Obama leaves office with Russia, Iran and China eating our lunch, with the Chinese theft of a Navy drone a goodbye insult. The unspeakable horror of Syria and the rise of the Islamic State will forever be part of the 44th president’s legacy.
So too will be domestic divisions, which grew more stark and bitter in the last eight years. We are now perilously close to a boil, and that too falls partially on Obama’s shoulders given his fear-mongering about Trump.
Against that dark reality, it is reasonable to worry the nation is on the verge of a crack-up. But there is also a possibility that America is on the verge of a new greatness.
It’s up to Trump. The ultimate outsider and a historic disrupter, he bears some responsibility for the polarization. But victory presents him with an opportunity to make government work for the people, instead of the other way around.
He is off to a great start and must stay focused to avoid falling down the rabbit holes of petty disputes. America needs the change he promised and he needs to commit every ounce of his being into keeping that promise. If he succeeds, so will the nation.
Title IX is 'bureaucratic sex creep' gone wild
Title IX is 'bureaucratic sex creep' gone wild
By Glenn Harlan Reynolds
The feds tried to fix discrimination and instead created a regulatory Tower of Babel.
If you want to see how the federal bureaucracy can mess things up, and create huge new areas of overburdening regulation, just look at what it’s done with Title IX of the Education Amendments of 1972.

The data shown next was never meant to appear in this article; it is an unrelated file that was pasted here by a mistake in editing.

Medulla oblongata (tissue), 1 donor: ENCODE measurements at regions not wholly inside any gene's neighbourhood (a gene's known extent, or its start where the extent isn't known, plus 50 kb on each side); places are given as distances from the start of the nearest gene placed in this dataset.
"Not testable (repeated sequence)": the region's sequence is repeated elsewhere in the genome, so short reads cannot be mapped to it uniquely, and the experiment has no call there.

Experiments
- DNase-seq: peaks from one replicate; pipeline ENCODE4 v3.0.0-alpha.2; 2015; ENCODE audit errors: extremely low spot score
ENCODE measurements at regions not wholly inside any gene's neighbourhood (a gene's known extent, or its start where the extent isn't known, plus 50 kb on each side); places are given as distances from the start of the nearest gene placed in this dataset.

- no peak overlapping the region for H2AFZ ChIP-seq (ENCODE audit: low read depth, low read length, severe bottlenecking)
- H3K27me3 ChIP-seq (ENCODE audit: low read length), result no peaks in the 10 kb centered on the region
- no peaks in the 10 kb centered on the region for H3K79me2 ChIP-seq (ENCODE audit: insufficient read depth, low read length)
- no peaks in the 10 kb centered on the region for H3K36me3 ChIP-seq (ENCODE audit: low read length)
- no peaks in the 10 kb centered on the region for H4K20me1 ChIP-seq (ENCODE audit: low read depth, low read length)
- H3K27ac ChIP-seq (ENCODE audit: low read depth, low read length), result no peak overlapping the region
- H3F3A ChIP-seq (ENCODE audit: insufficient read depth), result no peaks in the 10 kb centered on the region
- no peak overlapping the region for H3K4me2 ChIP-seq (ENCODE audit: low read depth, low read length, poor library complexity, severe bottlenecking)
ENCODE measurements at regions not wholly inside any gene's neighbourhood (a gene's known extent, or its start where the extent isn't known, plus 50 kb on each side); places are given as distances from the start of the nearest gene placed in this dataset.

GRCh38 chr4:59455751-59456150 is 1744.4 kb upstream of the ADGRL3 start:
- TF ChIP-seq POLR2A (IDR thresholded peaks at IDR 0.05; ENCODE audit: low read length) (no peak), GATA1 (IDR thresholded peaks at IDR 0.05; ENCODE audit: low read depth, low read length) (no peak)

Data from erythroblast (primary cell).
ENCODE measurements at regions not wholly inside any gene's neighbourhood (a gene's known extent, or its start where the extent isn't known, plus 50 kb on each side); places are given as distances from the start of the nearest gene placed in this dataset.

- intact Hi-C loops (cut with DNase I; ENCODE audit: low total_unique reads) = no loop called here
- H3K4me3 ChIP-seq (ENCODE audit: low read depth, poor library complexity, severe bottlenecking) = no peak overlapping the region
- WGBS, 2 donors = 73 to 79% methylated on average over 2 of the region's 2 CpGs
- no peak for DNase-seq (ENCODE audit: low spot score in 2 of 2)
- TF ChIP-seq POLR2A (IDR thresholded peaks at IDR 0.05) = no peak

Title IX simply reads: "No person in the United States shall, on the basis of sex, be excluded from participation in, be denied the benefits of, or be subjected to discrimination under any education program or activity receiving Federal financial assistance.” That’s all.
But from this small, simple statement — there shall be no discrimination on the basis of sex — has been created a regulatory Tower of Babel governing sports teams, student discipline and even, and most dubiously, sexual consent.
One doubts that the members of Congress who drafted Title IX intended to produce what Harvard Law School professors Jacob Gersen and Jeannie Suk have called ”bureaucratic sex creep,” in which colleges — allegedly to ensure compliance with Title IX’s non-discrimination mandate — micromanage the sex lives of students, and subject them to Orwellian levels of surveillance, investigation and supervision. In essence, students now risk being kicked out of school for not getting express consent for every sexual act, all based on a law that was intended, 45 years ago, to end discrimination in college athletics.
This has been done not because Congress ordered it, or even because the Education Department promulgated regulations with notice to the public and an opportunity for comment. Instead, the Education Department's Office for Civil Rights has issued “guidance,” in the form of letters to colleges and universities stating its opinion as to what the law required. And its opinion represents quite a stretch from what Congress intended, and wrote. So far, in fact, that a University of Kentucky professor was punished for “sexual misconduct” for singing the Beach Boys’ “California Girls,” which the University of Kentucky said contained “content of a sexual nature.”